Fast information, fast burnout

If you need to know anything about building an inclusive workplace, better ask Stacey Gordon.

As Founder of Rework Work, Stacey is committed to helping companies build supportive, inclusive teams that feed employee wellbeing from day one.

So, when we asked Stacey what she thinks about the technology vs. mental health debate, she was quick to lay out both sides of the story.

“One of the main pros of workplace tech is efficiency — access to information and data that would normally take hours, days or even weeks to compile. Now you can work from anywhere. But the cons are that we’re always on. You feel like you always have to work, have to answer quickly and don’t get a break.”

— Stacey Gordon, Rework Work

But like Jessica, Stacey believes that although tech can cause problems, it also provides the answer.

“The best uses of workplace tech to combat poor mental health include changing email rules, so they can’t be received before or after a specific time. Also, changing calendars to automatically include a 15-minute break between meetings or to block out an actual lunch hour so meetings can’t be scheduled into them,” she says.

It’s all about systems that not only help you set, but also stick to your boundaries.

Technology helps keep remote working personal

For Fred Kaffenberger, technology is everything.

“We're only cracking the surface of the enterprise self-service business intelligence revolution. Let's put power tools in the hands of the business, where people can make better decisions, quicker. Never write a report when you can automate a process instead,” he says on his LinkedIn page.

As Director of Marketing at fully remote Power BI company P3 Adaptive, technology is part of the everyday — and for Fred, that means using it for good (and for fun 😜). 

“As a fully remote firm, we at P3 Adaptive know that a healthy workplace is one where co-workers connect personally as well as on projects. So, we have a remote Friday happy hour to celebrate the start of the weekend. This not only provides a chance to catch up personally, but it also signals the beginning of the weekend as time to connect with friends and family,” says Fred.

And that’s not all.

“With the flexibility of remote work, we also encourage employees to schedule focus time and to limit notifications outside of work hours,” he says.

Because it can’t all be on the employee to set the right boundaries with tech. Employers need to acknowledge and respect those boundaries once they’re in place.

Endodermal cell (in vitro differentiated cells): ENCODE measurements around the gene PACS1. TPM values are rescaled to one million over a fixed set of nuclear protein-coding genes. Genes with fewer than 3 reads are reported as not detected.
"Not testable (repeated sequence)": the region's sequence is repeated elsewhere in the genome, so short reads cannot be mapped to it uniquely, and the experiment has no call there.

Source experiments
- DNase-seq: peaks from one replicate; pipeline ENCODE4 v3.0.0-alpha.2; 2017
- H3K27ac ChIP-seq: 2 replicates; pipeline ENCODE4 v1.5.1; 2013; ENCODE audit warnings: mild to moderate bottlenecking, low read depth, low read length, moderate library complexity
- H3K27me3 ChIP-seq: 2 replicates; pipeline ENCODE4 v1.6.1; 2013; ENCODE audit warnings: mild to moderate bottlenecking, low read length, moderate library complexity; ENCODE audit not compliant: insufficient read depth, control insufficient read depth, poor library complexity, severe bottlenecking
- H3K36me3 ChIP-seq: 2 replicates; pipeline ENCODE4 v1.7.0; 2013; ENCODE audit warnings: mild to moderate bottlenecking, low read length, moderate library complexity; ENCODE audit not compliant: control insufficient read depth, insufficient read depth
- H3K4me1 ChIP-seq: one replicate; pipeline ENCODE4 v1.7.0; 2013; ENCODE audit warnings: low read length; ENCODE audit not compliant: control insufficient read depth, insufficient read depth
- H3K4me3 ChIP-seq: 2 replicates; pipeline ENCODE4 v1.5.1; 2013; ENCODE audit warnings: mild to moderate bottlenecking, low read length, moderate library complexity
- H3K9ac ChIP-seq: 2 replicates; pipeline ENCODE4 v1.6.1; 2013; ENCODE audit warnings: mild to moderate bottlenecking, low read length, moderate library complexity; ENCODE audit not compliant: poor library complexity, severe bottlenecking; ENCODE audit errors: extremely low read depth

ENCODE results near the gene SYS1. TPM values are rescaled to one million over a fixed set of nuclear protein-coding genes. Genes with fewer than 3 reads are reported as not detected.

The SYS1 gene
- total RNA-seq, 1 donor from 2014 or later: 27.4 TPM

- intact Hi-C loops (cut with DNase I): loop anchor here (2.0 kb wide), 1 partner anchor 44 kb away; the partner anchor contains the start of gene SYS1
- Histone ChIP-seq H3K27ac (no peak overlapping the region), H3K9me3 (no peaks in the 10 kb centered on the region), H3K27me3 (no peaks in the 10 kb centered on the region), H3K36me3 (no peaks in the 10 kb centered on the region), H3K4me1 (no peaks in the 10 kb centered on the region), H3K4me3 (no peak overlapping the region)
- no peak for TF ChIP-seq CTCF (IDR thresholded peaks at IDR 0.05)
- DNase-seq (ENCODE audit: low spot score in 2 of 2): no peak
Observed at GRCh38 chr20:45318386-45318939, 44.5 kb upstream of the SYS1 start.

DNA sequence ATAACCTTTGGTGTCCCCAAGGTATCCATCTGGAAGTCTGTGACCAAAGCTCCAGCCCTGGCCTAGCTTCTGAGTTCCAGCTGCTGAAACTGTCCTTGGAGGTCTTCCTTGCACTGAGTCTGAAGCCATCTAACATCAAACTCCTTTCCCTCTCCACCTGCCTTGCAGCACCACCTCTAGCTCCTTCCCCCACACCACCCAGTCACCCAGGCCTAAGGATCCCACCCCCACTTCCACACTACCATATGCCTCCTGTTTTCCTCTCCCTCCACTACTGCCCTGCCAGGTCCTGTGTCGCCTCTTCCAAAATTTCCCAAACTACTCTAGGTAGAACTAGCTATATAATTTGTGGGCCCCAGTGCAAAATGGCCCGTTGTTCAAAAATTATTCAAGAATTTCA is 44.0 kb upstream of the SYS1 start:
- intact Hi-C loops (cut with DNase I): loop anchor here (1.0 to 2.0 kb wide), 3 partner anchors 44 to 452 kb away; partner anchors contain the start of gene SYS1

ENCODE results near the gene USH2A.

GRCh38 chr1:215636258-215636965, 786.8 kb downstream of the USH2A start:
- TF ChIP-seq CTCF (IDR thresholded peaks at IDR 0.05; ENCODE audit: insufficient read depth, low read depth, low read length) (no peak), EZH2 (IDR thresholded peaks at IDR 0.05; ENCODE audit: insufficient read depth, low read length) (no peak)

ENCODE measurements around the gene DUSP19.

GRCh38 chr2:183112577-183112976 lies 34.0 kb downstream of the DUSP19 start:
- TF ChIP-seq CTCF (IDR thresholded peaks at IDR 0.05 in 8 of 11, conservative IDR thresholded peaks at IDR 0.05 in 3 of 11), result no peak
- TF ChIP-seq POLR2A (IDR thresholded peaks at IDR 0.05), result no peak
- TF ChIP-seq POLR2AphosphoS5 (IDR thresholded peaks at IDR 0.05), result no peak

What can employers do to support mental health (even when employees are working remotely)?

With the rise in mental health issues, many employers are desperately searching for new ways to combat the problem — but post-Covid, traditional ideas aren’t always practical. 

To avoid the negative effects of technology in the workplace, here’s a quick checklist of simple ways employers can support in-person and remote workers (à la our HR experts):

  • Set automation rules and boundaries: When you have your nose to the grindstone, it can be difficult to find time to think about boundaries. Do the hard work for employees by insisting every single employee sets automation rules that help keep work where it belongs. Think: changing email rules so they only come through between certain times.
  • Use supportive tech: There’s a ton of great tech built to boost mental health. Look into meditation apps, integratable software, and communication tools and make them available for your employees.
  • Show empathy: It always helps to know someone’s got your back. If you can see an employee is struggling, give them some time and attention to find out how they are, ask how you can help, and actually listen to the answer. Regular 1-1s are a great way to spot anyone who’s having a hard time.
  • Block out DNB time: We all need a little extra headspace now and then. Encourage employees to schedule specific ‘Do Not Book’ breaks in their calendars to allow extra downtime or thinking space.
  • Use tech for fun: Help employees feel included in the team from wherever they are by running fun Happy Hour events online. Make sure to schedule them at a time that will work for most employees (think: when they’re not busy at work or desperate to get home).

Use tech to help (not hurt) employee mental health

Employee mental health is on a proven decline, and there’s no doubt the increased pressures of a tech-fueled lifestyle are  at least partly to blame.

But technology isn’t just the problem — it’s the solution too.

From better team building and communication to automated boundary-setting features, there are a ton of opportunities to use tech for good — but it’s up to employers and HR leaders to make sure employees are utilizing these tools, and that leadership is respecting that.

With the right practices and a belief in the use of tech for good, employee wellbeing can become an everyday reality.